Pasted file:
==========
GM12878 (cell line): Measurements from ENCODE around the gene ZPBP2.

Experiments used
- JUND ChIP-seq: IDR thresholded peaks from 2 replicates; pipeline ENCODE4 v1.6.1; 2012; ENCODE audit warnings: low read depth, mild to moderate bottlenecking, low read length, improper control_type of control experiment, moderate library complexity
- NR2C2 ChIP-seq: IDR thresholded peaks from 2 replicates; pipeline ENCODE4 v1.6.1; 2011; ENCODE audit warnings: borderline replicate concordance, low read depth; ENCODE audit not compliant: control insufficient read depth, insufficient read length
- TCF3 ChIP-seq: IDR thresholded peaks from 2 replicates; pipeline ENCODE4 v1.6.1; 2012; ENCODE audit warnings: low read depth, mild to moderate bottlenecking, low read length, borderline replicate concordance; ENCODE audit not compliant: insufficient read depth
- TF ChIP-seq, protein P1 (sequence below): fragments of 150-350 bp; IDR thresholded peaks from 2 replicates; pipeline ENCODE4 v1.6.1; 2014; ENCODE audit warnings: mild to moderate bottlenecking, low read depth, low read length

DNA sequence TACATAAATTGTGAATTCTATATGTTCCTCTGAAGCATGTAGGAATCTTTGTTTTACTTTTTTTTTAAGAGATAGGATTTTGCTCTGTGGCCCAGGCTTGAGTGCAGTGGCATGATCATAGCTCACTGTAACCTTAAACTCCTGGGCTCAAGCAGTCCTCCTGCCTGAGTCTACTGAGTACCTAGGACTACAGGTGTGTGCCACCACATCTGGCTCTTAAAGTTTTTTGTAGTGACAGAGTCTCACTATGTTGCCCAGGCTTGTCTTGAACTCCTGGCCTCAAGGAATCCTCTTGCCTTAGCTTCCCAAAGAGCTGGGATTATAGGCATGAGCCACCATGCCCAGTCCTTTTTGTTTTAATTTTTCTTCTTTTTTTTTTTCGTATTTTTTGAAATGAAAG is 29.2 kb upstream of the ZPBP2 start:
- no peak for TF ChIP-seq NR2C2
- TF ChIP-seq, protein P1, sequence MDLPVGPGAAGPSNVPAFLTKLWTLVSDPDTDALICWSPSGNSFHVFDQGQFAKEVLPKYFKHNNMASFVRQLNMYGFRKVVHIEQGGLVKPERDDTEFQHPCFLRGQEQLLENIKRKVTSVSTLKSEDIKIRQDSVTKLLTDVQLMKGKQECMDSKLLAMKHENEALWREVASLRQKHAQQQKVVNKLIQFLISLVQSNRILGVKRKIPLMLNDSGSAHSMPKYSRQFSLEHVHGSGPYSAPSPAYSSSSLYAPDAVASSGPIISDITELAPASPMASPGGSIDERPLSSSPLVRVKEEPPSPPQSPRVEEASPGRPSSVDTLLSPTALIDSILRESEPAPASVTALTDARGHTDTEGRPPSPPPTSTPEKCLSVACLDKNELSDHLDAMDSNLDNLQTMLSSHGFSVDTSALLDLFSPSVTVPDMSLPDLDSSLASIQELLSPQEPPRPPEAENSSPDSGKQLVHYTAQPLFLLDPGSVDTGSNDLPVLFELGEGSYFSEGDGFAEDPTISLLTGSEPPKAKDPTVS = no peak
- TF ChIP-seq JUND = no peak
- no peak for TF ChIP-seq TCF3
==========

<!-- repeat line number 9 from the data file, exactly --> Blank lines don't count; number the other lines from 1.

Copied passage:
- TF ChIP-seq, protein P1, sequence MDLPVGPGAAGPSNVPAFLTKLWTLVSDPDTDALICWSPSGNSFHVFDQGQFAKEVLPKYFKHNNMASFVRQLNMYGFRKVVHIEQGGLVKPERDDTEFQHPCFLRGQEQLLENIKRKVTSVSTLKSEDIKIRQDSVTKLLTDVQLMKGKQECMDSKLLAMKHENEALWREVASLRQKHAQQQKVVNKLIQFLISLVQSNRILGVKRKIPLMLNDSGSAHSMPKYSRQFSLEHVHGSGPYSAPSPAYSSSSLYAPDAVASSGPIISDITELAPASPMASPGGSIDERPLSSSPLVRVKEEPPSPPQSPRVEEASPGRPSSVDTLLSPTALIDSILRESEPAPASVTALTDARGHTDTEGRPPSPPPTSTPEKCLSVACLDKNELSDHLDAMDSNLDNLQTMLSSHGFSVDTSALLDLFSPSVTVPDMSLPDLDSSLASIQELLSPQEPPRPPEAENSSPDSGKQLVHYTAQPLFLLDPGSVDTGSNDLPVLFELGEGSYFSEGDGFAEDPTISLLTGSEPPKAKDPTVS = no peak